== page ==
February 11, 2007

A Bit of Whimsy

Over at Staring at Empty Pages, Barry has a post about how our instant communication has changed the way we spell words and the frequency of letters used in our writing.

One printing-related thing I learned, which many people learn in other ways, is “ETAOIN SHRDLU” — the twelve most common letters in printed English, in decreasing order of frequency. We used to pronounce it "eta-oyn shurd-loo".

I don't know whether they consider slang when they come up with such frequency distributions. If so, ETAOIN SHRDLU might be nearing the end of its life.

Why? In the new slang creative spelling is all the rage. To see where Barry thinks this might go, do read his piece.

Barry's post reminded me of this Mark Twain's classic:

A plan for the improvement of spelling in the English language

By Mark Twain

For example, in Year 1 that useless letter "c" would be dropped to be replased either by "k" or "s", and likewise "x" would no longer be part of the alphabet. The only kase in which "c" would be retained would be the "ch" formation, which will be dealt with later. Year 2 might reform "w" spelling, so that "which" and "one" would take the same konsonant, wile Year 3 might well abolish "y" replasing it with "i" and iear 4 might fiks the "g/j" anomali wonse and for all.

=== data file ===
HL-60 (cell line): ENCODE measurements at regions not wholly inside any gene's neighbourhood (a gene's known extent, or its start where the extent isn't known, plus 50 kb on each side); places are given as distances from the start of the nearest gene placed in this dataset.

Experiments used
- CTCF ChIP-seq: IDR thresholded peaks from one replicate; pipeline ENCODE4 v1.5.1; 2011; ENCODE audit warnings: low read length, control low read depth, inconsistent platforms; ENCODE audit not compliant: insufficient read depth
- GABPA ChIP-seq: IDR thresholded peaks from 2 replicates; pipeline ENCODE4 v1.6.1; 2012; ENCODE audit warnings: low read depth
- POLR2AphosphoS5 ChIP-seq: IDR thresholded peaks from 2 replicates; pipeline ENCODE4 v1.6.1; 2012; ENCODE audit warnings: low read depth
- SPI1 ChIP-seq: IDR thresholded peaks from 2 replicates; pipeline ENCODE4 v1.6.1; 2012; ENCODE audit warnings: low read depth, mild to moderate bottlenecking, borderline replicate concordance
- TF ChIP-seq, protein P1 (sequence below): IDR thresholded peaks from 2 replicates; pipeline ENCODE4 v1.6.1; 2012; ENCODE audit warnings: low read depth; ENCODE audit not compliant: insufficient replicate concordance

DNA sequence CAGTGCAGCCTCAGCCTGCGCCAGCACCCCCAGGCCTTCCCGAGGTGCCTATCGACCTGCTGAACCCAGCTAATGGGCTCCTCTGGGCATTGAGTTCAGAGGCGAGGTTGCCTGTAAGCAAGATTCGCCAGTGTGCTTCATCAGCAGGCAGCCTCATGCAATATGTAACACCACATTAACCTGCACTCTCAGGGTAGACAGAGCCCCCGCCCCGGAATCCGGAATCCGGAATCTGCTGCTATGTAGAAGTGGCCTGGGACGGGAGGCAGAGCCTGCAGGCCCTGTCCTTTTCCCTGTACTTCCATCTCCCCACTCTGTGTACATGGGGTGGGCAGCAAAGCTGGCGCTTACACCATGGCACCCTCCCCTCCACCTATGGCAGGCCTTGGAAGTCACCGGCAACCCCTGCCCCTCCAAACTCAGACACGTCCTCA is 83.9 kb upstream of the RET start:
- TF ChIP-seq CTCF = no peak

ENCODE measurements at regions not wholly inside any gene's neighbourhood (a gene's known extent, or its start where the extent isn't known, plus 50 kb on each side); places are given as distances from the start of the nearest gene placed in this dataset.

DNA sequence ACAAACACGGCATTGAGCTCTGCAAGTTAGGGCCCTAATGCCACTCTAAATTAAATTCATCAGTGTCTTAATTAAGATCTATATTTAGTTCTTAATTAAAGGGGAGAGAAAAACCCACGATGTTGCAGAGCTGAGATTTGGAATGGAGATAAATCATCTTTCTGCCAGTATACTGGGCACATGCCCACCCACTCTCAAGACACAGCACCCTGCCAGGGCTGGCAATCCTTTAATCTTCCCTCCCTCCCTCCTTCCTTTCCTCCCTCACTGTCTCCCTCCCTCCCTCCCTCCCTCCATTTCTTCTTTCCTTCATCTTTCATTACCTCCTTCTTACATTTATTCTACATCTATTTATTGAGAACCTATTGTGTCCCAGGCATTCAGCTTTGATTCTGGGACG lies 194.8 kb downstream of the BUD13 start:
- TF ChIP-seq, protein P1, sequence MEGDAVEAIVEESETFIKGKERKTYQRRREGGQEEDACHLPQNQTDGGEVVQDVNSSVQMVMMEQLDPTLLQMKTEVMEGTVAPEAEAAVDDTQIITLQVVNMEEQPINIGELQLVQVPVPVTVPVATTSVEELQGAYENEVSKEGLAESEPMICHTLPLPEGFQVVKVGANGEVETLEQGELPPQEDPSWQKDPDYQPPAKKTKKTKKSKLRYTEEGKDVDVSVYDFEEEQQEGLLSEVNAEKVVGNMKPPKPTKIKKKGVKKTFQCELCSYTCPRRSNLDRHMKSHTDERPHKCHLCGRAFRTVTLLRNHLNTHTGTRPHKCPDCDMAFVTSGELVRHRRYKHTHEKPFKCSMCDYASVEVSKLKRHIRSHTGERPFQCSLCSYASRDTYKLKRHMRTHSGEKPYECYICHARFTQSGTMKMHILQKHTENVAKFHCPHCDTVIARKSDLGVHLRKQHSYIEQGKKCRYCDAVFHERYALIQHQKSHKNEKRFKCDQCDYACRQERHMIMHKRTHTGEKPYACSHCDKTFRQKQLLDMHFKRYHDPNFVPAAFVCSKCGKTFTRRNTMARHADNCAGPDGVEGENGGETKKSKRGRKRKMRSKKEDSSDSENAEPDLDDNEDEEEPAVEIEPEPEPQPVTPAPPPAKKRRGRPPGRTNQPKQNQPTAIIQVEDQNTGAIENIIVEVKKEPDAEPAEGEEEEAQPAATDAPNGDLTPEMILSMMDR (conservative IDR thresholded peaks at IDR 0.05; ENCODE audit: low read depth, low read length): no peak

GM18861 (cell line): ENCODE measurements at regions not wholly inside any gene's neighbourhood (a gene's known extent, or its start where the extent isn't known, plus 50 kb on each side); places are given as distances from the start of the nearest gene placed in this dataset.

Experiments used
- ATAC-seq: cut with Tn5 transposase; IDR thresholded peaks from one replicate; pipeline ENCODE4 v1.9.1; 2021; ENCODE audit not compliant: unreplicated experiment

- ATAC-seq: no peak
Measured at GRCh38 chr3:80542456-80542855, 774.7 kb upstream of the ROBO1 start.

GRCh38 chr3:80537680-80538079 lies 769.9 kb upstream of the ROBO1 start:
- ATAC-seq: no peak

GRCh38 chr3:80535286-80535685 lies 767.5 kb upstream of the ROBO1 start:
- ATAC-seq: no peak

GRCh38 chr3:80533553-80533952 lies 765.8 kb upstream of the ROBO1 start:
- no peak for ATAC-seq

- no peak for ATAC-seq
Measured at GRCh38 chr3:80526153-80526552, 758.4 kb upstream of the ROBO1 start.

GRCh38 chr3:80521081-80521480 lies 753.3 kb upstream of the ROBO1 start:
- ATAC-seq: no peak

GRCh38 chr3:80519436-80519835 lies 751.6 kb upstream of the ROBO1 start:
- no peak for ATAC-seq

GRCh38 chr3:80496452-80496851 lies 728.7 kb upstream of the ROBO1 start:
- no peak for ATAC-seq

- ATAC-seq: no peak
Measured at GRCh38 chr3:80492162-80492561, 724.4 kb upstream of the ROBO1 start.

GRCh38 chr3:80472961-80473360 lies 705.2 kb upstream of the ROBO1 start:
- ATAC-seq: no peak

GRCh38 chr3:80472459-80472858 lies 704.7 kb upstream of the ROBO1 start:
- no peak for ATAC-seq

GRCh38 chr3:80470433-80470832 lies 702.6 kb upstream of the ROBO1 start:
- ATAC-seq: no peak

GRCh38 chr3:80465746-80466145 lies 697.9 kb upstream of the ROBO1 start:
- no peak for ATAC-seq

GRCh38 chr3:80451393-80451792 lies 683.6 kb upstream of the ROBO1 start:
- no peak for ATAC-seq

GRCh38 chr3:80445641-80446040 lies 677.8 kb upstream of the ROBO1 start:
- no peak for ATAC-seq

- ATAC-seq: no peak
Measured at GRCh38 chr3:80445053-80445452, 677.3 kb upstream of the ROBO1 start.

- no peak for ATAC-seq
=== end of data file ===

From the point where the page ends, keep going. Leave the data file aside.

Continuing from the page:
Generally, then, the improvement would kontinue iear bai iear with iear 5 doing awai with useless double konsonants, and iears 6-12 or so modifaiing vowlz and the rimeiniing voist and unvoist konsonants. Bai iear 15 or sou, it wud fainali bi posibl tu meik ius ov thi ridandant letez "c", "y" and "x"— bai now jast a memori in the maindz ov ould doderez —tu riplais "ch", "sh", and "th" rispektivili.

Fainali, xen, aafte sam 20 iers ov orxogrefkl riform, wi wud hev alojikl, kohirnt speling in ius xrewawt xe Ingliy-spiking werld.

What do you think Mark Twain would make of today's spelling?

Posted by Mary at February 11, 2007 12:11 PM | Random Mumblings | Technorati links |
Comments

I was frustrated by how little Barry understood online "creative spelling." The capitalization- and apostrophe-free spelling common to email, the abbreviation-heavy but otherwise correct Usenet argot, and the even more abbreviated spelling used in IM or on IRC are completely different beasts. Even within the last, "l33t-speak", IRC, and AIM are mutually incomprehensible dialects. And at least in my experience, the different media don't tend to bleed into each other.

Posted by: sean at February 12, 2007 06:14 AM